The advancement of science is grounded in research. While anyone can come up with a theory, it is through experimentation and testing that scientists actually prove (or disprove) their theories and move science forward to the next theory. Funding that research, coming up with money for the experiments and prototypes and tests after test is just as crucial as coming up with the theories in the first place.
- Grants require a detailed application covering all aspects of the research and testing to be funded.
- Grants are usually competitive, with multiple applicants vying for a set amount of money.
- Grants are usually constrained by time, such as a three-year grant or a five-year grant. If no results are achieved during the grant, the application process has to be repeated.
In the US, most funding comes from one of two sources: Government or Corporations. A small number of grants come from non-profit or charitable organizations, but those tend to be specializes, such as finding a cure for a specific disease.
Research funded by government grants may be carried out by government agencies and entities or by universities and other research labs that receive government funds. The main advantage to government funded research is that the results of the research are shared publicly. This allows for collaborative projects between researchers and for researchers in related fields to build on those results. Much of the government-funded research is focused on military research & development and space exploration.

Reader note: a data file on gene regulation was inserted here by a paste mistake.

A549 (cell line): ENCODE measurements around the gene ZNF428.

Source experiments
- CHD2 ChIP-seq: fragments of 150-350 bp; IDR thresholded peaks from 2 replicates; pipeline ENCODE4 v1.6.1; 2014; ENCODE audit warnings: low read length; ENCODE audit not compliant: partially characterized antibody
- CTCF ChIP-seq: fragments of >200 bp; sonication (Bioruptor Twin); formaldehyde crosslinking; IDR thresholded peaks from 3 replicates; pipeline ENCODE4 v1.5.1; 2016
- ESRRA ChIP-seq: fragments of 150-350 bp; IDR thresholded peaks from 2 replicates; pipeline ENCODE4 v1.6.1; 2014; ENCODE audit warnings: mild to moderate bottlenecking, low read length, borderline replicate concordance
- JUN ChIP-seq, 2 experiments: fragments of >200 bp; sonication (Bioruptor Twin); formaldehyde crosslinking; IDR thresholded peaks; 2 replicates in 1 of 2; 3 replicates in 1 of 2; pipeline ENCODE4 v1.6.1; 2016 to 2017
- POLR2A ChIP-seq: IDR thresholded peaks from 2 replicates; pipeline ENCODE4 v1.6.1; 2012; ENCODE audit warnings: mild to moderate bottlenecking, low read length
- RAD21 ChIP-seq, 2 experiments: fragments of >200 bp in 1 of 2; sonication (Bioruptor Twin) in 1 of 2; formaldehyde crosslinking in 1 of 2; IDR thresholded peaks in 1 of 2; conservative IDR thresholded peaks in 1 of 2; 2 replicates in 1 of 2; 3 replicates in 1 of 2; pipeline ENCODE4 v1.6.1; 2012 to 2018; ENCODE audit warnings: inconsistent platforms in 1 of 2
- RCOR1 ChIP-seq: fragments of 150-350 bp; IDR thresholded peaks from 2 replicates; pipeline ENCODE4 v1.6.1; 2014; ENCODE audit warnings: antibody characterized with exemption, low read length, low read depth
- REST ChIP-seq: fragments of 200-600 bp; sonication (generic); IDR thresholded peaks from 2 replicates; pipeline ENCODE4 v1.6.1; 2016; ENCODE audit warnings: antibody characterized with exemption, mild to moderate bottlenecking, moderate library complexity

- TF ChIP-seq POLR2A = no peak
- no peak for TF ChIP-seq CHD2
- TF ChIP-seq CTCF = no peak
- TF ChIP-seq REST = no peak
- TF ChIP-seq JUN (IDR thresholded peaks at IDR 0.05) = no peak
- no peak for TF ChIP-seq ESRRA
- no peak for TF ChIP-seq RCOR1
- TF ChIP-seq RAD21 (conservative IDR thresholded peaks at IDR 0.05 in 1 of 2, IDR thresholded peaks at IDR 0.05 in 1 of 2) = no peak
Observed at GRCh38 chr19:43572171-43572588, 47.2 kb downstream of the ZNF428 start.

Only 10% of scientific research is carried out by the government directly with an additional 20% being done by universities. The remaining two-thirds is done by industry.
Corporate funded research, which may be done in universities or think tanks, not just within the corporation itself, is usually targeted toward a profit-making result – developing a new product, process, or technology that can advance their industry and make money. The results of corporate research are usually privately owned, unless there has been a special grant agreement between an independent researcher or university and the corporate funder.
Some of the major sources of research grants in the US include the National Science Foundation, the National Institutes of Health and 26 government agencies, including the Department of Energy.